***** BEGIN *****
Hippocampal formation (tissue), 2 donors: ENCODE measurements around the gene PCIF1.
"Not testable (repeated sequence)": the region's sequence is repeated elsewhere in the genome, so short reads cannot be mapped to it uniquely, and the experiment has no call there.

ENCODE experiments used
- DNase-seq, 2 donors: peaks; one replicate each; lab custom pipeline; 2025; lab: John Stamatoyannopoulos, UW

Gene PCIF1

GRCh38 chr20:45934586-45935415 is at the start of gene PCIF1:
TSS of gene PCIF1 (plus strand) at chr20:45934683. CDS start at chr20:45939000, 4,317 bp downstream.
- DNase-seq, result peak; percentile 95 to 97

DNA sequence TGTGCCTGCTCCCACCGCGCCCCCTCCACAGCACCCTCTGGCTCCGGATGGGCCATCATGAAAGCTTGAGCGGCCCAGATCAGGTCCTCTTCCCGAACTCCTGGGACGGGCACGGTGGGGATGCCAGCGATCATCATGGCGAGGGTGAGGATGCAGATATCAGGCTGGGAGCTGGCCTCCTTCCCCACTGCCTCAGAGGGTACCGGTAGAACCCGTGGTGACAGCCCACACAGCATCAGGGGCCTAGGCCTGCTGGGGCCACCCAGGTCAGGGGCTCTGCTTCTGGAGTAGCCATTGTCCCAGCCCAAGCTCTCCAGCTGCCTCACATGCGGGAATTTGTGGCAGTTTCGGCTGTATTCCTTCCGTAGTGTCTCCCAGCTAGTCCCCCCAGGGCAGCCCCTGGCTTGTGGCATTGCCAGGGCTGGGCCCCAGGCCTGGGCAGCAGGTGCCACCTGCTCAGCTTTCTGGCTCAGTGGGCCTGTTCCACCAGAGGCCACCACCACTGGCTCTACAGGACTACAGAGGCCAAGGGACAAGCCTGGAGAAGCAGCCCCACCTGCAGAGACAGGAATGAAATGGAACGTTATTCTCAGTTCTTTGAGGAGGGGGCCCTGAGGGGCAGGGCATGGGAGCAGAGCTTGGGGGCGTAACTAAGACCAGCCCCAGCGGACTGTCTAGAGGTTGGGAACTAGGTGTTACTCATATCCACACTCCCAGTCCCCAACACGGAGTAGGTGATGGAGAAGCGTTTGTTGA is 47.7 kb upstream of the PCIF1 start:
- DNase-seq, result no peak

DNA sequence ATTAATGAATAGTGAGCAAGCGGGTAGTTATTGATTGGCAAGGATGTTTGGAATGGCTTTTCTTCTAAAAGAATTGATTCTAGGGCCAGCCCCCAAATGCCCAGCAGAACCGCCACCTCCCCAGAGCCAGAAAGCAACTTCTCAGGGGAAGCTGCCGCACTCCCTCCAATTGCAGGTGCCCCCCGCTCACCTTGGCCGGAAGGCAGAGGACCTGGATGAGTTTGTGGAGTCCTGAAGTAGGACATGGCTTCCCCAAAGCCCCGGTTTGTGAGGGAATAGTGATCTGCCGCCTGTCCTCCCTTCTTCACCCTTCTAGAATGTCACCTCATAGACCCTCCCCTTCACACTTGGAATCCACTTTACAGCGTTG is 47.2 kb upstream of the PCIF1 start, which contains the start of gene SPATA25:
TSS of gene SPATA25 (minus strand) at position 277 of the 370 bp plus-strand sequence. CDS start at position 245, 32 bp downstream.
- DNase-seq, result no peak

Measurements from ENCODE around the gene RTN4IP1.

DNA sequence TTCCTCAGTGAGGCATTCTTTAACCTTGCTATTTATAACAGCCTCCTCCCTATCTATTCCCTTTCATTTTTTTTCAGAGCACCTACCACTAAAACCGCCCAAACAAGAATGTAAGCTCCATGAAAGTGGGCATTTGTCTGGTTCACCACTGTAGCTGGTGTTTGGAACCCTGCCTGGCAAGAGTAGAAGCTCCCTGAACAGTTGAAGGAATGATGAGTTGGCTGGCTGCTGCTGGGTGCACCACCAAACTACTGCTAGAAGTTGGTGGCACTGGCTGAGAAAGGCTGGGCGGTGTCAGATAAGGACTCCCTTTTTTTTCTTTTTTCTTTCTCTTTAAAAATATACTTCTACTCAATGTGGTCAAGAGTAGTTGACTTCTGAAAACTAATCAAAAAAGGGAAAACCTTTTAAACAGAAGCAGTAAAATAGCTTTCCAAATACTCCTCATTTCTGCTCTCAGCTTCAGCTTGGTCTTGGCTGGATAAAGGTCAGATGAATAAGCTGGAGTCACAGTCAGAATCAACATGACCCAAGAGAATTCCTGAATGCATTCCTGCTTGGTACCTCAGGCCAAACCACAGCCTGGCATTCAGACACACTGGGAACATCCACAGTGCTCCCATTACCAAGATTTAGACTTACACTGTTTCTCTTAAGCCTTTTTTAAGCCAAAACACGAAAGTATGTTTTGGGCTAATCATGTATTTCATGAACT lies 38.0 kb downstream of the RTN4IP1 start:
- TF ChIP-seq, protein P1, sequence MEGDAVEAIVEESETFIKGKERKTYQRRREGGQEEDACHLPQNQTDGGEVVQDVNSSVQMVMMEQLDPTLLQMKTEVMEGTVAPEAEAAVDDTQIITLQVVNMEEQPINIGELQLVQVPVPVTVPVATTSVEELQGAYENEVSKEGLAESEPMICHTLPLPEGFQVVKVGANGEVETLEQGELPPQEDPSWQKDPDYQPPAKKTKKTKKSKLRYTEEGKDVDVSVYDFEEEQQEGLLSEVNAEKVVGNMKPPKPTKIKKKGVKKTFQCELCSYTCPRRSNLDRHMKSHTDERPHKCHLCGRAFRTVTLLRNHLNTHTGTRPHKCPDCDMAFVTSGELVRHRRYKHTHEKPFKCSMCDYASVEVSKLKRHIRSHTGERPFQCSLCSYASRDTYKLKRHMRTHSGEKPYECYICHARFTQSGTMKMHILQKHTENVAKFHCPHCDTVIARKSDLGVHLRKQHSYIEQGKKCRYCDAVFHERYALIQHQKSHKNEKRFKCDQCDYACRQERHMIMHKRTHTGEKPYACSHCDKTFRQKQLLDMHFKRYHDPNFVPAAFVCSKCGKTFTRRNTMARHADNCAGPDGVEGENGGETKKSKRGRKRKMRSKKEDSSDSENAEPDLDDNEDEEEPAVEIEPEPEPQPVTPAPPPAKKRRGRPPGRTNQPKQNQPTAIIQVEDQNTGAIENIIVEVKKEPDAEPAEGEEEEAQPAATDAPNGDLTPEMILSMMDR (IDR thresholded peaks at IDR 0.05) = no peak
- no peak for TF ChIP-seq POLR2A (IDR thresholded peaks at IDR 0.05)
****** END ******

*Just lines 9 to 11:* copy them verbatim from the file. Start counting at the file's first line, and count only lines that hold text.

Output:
DNA sequence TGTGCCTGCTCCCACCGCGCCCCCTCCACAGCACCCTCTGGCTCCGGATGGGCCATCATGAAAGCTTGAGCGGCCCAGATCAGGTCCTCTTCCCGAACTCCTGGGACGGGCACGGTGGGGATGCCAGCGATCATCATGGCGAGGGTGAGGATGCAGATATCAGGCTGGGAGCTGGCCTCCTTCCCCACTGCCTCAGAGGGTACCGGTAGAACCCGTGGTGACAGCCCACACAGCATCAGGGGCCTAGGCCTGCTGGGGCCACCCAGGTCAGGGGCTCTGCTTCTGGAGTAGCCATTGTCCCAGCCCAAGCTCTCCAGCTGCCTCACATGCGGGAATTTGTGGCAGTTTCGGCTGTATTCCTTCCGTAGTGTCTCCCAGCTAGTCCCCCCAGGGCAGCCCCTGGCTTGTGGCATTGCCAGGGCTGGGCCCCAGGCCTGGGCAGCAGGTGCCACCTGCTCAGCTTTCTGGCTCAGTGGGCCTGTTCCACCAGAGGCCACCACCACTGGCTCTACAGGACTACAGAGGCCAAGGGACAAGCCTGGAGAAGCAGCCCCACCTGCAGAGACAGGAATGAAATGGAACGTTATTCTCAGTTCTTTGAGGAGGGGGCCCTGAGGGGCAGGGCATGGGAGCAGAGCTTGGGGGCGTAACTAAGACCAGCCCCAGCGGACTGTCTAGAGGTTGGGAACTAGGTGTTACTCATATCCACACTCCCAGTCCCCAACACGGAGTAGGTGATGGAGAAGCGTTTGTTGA is 47.7 kb upstream of the PCIF1 start:
- DNase-seq, result no peak

DNA sequence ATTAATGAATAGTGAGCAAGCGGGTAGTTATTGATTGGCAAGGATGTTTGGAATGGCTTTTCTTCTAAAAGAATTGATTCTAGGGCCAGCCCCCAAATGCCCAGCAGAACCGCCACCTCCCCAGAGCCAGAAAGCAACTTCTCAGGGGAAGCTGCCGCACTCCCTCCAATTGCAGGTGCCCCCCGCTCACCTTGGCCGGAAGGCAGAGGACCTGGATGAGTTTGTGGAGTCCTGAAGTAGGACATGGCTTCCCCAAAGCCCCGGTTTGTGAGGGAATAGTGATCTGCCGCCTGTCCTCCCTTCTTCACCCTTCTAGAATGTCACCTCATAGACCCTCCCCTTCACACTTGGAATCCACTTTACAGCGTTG is 47.2 kb upstream of the PCIF1 start, which contains the start of gene SPATA25: